3. Conversion: At this stage, a potential customer may become a qualified lead. You might direct them to your website to make a purchase or hand them off to your sales team. 
  4. Loyalty: Much like the loyalty stage in the sales funnel, this involves building a reputation that keeps customers coming back. 

Activities of a Marketing Funnel

Marketing activities vary based on which stage a customer is in the funnel. You need to stand out from the competition to appeal to customers at the top of the marketing funnel. You can do so by knowing your target market and getting creative with your ads. 

Customers at the top of the funnel either don’t know much about your brand, or don’t know it at all. You can overcome this hurdle by doing market research and creating ads that highlight the benefits of your products as part of a demand generation initiative. 

Top-of-the-funnel activities include search engine optimization, pay-per-click advertising, social media engagement, and other marketing activities aimed at building awareness.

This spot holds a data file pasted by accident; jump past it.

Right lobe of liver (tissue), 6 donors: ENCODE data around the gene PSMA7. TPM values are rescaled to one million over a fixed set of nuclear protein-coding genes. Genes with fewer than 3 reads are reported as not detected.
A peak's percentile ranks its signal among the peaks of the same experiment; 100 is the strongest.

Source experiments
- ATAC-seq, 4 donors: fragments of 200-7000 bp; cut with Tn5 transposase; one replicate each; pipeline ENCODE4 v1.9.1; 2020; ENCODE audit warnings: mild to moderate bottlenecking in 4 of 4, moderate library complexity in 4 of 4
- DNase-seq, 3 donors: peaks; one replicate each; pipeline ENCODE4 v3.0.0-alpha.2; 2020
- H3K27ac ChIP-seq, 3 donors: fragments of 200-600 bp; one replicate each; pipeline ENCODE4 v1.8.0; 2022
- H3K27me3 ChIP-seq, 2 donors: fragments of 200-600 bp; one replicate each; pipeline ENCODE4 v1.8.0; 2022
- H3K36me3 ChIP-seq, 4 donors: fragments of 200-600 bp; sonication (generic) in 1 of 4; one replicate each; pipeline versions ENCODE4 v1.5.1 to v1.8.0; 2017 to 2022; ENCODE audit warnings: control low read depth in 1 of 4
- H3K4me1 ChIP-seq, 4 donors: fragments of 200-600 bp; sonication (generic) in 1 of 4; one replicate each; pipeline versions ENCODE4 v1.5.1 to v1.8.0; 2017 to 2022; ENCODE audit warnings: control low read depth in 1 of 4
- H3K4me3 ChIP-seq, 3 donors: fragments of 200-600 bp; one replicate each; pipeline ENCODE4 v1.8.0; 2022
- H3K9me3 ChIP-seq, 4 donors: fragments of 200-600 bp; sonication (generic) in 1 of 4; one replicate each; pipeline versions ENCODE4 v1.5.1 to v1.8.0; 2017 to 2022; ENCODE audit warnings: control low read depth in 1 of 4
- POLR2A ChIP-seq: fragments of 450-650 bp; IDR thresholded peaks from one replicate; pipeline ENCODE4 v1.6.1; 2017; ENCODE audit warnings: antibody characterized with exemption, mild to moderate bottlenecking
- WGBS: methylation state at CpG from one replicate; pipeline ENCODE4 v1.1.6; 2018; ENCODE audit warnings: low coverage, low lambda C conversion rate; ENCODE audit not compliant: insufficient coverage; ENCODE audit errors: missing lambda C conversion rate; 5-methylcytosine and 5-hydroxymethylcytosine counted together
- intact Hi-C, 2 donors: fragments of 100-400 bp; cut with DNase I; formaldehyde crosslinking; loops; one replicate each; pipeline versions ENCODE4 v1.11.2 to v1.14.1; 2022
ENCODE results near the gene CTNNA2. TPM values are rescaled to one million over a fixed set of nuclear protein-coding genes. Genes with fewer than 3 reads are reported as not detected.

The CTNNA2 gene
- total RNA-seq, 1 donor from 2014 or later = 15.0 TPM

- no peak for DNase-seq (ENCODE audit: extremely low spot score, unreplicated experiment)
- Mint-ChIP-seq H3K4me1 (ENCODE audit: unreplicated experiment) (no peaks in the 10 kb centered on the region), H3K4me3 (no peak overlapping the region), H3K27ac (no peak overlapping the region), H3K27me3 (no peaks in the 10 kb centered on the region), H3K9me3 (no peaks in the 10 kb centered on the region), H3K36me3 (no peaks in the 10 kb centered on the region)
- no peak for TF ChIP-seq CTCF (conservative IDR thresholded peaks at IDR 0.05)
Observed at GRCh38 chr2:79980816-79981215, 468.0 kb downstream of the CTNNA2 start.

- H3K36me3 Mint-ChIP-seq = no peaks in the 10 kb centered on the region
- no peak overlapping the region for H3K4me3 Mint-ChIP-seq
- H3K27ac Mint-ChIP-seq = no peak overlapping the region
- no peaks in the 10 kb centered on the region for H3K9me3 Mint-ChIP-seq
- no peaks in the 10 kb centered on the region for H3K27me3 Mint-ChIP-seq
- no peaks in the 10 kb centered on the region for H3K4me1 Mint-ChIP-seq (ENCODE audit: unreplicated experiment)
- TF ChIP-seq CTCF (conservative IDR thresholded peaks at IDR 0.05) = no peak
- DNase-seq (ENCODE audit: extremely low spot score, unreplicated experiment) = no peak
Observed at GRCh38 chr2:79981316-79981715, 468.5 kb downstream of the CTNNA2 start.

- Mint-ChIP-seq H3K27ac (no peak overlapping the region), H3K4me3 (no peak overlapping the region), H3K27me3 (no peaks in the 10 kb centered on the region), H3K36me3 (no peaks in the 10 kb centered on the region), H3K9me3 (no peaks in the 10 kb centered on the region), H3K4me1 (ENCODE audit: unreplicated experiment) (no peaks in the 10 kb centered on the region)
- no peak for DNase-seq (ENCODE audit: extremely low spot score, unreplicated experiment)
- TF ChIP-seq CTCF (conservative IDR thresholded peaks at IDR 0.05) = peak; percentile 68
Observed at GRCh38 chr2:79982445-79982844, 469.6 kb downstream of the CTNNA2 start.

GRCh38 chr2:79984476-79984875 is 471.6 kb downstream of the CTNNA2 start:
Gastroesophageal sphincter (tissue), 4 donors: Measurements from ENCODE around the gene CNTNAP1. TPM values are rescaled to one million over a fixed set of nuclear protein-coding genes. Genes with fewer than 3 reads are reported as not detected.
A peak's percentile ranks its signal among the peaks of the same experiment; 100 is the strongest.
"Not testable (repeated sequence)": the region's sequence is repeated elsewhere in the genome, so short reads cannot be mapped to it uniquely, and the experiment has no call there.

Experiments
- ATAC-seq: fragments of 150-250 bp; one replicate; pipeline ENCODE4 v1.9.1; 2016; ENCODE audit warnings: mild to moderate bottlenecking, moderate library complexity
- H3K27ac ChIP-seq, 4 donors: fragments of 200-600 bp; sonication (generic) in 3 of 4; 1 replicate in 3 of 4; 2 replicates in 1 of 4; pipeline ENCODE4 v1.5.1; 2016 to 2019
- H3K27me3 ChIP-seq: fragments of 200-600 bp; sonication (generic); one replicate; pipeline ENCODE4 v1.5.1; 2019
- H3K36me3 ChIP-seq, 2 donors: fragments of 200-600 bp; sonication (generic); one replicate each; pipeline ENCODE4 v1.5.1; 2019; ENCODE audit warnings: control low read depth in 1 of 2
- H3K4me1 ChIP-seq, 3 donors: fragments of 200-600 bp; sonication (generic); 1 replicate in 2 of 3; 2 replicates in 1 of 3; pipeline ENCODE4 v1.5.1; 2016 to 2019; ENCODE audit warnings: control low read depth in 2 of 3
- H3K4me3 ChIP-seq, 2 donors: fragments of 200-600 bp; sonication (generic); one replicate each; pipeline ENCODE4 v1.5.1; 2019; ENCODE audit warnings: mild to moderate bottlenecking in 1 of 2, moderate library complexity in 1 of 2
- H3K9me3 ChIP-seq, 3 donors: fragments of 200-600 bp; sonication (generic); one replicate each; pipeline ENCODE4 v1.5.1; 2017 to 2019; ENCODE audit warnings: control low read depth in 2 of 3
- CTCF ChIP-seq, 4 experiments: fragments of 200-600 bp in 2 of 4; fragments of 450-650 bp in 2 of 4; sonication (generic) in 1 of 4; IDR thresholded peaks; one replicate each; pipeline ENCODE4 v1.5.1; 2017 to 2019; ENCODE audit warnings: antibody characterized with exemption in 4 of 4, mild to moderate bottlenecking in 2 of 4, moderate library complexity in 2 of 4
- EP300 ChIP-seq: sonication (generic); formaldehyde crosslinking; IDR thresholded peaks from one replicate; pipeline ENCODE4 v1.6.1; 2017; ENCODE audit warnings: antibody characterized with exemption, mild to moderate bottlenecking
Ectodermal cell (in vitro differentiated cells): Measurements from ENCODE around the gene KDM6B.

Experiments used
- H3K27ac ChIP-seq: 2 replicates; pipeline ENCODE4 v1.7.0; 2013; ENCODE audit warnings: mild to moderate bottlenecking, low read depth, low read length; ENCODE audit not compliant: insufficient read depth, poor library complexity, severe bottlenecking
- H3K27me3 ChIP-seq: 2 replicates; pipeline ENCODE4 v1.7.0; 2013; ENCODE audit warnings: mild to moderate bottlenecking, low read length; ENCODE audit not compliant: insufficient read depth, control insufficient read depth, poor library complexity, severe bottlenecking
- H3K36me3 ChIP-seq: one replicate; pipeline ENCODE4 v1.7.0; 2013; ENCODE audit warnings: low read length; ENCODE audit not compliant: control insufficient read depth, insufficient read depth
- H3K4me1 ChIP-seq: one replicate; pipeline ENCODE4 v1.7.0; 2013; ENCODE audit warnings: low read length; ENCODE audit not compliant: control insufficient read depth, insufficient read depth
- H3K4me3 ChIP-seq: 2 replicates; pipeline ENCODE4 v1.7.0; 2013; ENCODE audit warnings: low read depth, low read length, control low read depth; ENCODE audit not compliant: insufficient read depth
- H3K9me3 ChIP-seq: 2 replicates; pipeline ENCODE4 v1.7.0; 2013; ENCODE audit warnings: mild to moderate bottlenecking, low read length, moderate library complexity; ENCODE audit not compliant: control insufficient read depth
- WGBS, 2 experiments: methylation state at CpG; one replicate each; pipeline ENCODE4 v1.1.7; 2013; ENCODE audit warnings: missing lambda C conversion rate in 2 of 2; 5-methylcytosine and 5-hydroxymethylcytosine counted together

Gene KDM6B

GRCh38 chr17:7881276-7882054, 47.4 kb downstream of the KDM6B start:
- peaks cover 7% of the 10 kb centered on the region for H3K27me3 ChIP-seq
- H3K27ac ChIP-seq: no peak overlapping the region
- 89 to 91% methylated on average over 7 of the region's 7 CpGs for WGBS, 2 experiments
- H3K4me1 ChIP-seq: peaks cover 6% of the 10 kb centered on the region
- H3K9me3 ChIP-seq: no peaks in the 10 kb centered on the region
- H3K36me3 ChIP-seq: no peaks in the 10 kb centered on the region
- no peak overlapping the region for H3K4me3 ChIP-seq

To engage customers at the conversion and loyalty stages, you need more targeted content that speaks specifically to their needs. At these stages, consider content marketing, targeted ads, and nurturing campaigns designed to keep you at the top of customers’ minds. 

What Is a Sales Funnel?

A sales funnel is a visual representation of your customer’s buying journey. To enter the sales funnel, your prospective customer has to become aware of your business and do some preliminary research on your brand. At this stage, they know they might have a need for your product or service, and they’re starting to evaluate their options on a deeper level. 

Stages of a Sales Funnel

A sales funnel has five stages:

  1. Awareness: When your marketing and branding efforts are successful, a qualified lead enters the sales funnel. At this stage, they’re familiar with your brand, but they might not be aware of all the benefits you bring to the table and how you can meet their needs.